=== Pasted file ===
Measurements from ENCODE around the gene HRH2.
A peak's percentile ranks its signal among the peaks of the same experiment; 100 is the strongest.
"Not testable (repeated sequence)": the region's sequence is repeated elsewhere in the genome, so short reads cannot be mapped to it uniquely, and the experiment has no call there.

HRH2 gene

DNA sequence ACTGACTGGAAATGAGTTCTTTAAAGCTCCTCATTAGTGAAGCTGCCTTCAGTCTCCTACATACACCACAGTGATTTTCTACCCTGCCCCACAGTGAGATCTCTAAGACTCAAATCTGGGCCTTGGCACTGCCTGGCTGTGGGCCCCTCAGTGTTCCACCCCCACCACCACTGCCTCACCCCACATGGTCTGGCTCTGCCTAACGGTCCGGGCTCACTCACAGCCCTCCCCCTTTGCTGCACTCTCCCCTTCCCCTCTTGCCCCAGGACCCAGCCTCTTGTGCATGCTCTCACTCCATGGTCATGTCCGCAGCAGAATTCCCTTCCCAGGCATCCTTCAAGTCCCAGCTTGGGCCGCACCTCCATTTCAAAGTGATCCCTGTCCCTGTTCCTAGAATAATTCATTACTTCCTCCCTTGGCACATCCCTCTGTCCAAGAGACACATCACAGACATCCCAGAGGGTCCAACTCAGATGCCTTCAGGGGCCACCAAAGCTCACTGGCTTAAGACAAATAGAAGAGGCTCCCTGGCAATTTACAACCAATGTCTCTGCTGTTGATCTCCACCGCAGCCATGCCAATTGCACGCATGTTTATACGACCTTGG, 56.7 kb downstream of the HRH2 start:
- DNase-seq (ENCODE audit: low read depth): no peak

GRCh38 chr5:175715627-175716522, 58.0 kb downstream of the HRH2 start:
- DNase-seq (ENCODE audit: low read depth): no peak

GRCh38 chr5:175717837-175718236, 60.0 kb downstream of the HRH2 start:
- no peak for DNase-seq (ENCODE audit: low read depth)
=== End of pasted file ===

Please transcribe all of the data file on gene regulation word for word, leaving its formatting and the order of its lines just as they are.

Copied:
Measurements from ENCODE around the gene HRH2.
A peak's percentile ranks its signal among the peaks of the same experiment; 100 is the strongest.
"Not testable (repeated sequence)": the region's sequence is repeated elsewhere in the genome, so short reads cannot be mapped to it uniquely, and the experiment has no call there.

HRH2 gene

DNA sequence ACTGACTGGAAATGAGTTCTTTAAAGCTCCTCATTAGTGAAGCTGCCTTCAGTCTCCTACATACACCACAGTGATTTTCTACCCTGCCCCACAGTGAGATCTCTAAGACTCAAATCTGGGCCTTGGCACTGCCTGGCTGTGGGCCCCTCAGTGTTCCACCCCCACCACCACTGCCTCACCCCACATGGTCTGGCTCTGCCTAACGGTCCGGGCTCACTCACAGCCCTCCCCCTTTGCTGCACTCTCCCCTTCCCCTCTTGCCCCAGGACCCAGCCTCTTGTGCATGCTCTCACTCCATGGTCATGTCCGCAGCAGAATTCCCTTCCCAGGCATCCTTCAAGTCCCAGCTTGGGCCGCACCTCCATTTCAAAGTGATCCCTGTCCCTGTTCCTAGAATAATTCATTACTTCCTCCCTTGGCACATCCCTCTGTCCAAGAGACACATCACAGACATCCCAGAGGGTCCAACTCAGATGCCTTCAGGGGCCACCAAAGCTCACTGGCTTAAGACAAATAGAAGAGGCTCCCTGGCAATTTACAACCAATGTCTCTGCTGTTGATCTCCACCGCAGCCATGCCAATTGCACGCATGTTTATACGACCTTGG, 56.7 kb downstream of the HRH2 start:
- DNase-seq (ENCODE audit: low read depth): no peak

GRCh38 chr5:175715627-175716522, 58.0 kb downstream of the HRH2 start:
- DNase-seq (ENCODE audit: low read depth): no peak

GRCh38 chr5:175717837-175718236, 60.0 kb downstream of the HRH2 start:
- no peak for DNase-seq (ENCODE audit: low read depth)